Others, of course, would argue that gayness is a considerable disability; most prominently, it makes it impossible for someone to form a natural family, with children. Surely a parent could choose to spare his or her child from such a debility? Even if it is not morally obligatory to take the pill, surely it's morally permissable? Indeed, to say it is not permissable is to say that moral objections to homosexuality are evil even if sexual orientation is chosen. That's a pretty extreme position, isn't it?
Very well, then, the advocates might argue: if straights are permitted to prevent their children from being born gay, then gays should be permitted to ensure that their children are born gay. Isn't that reasonable? Isn't a lesbian couple in a better position to raise a lesbian daughter than a straight one? Wouldn't straights even prefer it if this were the state of affairs?
Again, I think this line of reasoning is absurd. But it is not as easy to attack as I would like. There is no hard line between difference and disability - are short people disabled? are shy people? - and therefore it is not obvious when we cross the line between therapy, which most people would consider at a minimum permissable and conceivably mandatory - and engineering for a particular outcome. Most people would argue that to take a pill to prevent deafness or homosexuality in one's offspring is legitimate if not mandatory, and to take a pill to cause deafness or homosexuality in one's offspring is abhorrent. But deaf people and gay people might well consider any such intervention an example of engineering rather than therapy, and demand the equal right to engineer their own offspring in the opposite direction - precisely what most people would find abhorrent. And yet, we can't get out of the problem by simply banning all intervention. In the examples I've given in these thought-experiments, the therapies in question are safe and do not involve tampering with the human genetic code; they involve killing or introducing viruses, expressing or suppressing the expression of genes. If these kinds of therapies are impermissable because they are interventions, then how can we prevent the expression of a schizophrenia gene, my first example?
So: suppose we take a hard line. Disabilities are disabilities, full stop. Deafness is not equal to hearing; it's inferior. Homosexuality is not equal to heterosexuality; it's inferior. You can, though you are not obligated to (we won't take that hard a line) intervene medically to prevent these conditions, not to introduce them. The compensating achievements of deaf or gay people do not constitute a moral reason to allow a disability to continue; castrati have beautiful voices, too, but we don't produce them either anymore. Does this solve our problem?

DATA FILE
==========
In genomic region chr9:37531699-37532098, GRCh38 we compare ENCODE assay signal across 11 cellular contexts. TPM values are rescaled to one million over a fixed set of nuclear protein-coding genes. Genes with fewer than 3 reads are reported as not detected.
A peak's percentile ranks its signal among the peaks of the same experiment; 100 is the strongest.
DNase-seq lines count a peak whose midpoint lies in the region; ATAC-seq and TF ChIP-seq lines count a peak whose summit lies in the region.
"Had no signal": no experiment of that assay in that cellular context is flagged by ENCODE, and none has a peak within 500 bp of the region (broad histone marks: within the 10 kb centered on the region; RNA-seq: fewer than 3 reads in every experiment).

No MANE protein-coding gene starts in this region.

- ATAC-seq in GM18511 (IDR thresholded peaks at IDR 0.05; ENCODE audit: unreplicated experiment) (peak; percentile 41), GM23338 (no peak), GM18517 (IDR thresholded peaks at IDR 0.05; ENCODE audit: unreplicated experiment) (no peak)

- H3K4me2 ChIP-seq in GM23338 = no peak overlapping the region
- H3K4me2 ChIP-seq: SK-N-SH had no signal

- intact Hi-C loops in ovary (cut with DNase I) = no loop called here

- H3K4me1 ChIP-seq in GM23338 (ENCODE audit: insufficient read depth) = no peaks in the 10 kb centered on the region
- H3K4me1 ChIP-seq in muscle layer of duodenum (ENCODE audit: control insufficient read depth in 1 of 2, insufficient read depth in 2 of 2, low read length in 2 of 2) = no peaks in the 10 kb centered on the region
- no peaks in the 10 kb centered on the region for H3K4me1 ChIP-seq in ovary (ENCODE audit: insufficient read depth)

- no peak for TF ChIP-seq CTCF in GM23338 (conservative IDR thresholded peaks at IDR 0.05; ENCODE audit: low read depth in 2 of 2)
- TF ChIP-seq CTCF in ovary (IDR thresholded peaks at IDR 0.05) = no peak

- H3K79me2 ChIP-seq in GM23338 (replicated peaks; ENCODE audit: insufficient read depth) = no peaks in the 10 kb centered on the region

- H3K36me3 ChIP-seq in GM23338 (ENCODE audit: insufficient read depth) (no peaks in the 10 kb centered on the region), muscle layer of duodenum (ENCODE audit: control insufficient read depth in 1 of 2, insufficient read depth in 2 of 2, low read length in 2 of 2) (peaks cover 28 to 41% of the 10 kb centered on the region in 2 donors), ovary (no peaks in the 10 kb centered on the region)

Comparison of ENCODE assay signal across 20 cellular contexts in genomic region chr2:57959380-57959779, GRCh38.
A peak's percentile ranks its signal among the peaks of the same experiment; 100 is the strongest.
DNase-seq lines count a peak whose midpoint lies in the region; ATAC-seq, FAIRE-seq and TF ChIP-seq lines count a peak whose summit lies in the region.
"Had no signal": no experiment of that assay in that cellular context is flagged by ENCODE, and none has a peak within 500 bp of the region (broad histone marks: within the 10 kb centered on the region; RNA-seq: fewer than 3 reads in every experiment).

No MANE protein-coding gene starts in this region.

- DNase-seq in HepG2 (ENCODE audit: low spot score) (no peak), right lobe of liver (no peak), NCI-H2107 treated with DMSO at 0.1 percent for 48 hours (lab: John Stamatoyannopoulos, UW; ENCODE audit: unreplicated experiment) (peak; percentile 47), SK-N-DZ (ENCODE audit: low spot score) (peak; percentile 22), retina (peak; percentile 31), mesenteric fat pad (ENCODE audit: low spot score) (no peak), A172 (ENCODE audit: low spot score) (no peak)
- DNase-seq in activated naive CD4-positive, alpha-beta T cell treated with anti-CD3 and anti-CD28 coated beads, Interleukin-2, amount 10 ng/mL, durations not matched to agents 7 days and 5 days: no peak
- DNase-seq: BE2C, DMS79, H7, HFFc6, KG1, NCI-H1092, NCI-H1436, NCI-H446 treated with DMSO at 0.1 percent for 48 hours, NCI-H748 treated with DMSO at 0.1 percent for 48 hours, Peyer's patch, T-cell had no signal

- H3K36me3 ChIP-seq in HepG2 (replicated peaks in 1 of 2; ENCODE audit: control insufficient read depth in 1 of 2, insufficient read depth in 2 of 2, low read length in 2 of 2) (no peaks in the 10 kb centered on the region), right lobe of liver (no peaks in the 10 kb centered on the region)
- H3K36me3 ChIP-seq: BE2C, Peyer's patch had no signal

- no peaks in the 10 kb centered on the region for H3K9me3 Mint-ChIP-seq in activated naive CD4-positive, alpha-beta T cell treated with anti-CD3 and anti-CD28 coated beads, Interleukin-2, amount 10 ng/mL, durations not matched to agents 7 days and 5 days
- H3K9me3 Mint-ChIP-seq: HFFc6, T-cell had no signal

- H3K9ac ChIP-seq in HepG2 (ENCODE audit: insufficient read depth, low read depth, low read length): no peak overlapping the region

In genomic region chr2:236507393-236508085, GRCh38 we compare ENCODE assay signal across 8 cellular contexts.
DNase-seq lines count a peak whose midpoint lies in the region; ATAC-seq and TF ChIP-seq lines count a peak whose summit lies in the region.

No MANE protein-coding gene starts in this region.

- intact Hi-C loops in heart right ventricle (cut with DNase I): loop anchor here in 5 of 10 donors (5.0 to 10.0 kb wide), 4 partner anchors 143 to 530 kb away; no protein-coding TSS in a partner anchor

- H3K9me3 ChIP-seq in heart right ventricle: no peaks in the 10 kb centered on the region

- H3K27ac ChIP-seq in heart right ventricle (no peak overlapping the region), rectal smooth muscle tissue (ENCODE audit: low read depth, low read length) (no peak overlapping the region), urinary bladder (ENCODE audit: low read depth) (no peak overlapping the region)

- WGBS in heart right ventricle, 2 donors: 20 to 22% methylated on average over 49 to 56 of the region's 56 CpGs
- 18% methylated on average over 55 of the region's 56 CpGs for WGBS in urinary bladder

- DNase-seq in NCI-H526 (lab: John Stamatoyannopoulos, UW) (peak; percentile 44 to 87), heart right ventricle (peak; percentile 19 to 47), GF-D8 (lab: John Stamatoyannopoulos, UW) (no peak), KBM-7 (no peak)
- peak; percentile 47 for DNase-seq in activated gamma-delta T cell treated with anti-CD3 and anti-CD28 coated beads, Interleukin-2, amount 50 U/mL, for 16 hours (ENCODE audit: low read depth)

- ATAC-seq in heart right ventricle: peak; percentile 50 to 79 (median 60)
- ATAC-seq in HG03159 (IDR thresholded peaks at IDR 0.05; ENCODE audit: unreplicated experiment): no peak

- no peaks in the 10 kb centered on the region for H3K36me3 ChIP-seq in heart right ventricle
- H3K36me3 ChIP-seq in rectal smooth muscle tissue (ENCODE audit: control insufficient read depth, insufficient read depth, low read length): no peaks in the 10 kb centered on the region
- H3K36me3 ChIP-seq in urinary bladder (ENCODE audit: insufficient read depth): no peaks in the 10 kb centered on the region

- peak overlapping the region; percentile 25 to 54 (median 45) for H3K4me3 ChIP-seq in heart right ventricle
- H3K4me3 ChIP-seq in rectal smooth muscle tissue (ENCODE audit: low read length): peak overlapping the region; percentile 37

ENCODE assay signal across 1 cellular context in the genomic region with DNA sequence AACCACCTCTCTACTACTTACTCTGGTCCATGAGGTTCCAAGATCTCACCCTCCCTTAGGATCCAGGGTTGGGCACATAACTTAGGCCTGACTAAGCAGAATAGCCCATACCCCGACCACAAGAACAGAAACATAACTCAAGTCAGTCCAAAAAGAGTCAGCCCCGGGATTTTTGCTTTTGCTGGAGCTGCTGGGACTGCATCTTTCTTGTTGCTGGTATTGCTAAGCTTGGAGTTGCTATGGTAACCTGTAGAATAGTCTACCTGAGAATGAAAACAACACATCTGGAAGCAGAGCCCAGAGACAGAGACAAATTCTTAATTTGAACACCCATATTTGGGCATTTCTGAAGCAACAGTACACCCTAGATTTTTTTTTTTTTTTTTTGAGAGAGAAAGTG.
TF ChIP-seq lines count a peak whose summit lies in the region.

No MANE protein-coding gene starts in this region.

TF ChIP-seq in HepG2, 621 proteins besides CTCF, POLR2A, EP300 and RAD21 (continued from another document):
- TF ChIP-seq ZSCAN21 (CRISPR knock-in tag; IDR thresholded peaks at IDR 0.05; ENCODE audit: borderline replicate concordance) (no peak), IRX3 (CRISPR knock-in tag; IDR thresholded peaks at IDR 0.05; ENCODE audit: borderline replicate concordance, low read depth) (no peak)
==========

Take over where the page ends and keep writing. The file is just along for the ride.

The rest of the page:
Well, let's take another thought experiment to see. There is a good body of evidence that breastfed children have a 5 IQ-point advantage over formula-fed children. (IQ is a complicated thing, with genetic and environmental components that are not well understood, and can vary over short spans of time as well as during a single individual's life, and I don't pretend to be an expert. But the breastfeeding stats appear to be pretty widely supported.) Is it permissable for a woman to breastfeed her children? Is it mandatory? I imagine no one will argue that this is anything but a choice for a woman to make; of course she can breastfeed, and of course she can bottle feed. I think we'd all agree this one falls into the "can I drive my car while pregnant" category. The main moral implications of the breast/bottle IQ finding, it seems to me, are in the area of public information: women should know the costs and risks of bottle feeding, and it's especially important to spread that knowledge among those most likely to be ignorant of these facts, most likely to bottle-feed, and whose children are most likely to suffer if they manifest low IQs (these happen to generally be the same people).
Okay: suppose the medical wizards discover a new baby formula that increases the average IQ of children by 5 points. Should such a formula be made generally available (assuming it's safe)? Should women be told that it's better for them to bottle-feed with the new formula than to breastfeed?
A lot of people will say, "sure." But some will be uncomfortable. We're edging towards engineering brighter babies, after all. It's one thing to say, "make sure your baby takes his vitamin supplement so he grows up big and strong." It's another to say, "make sure your baby takes her vitamin supplement so her IQ will go up 5 points." Isn't it?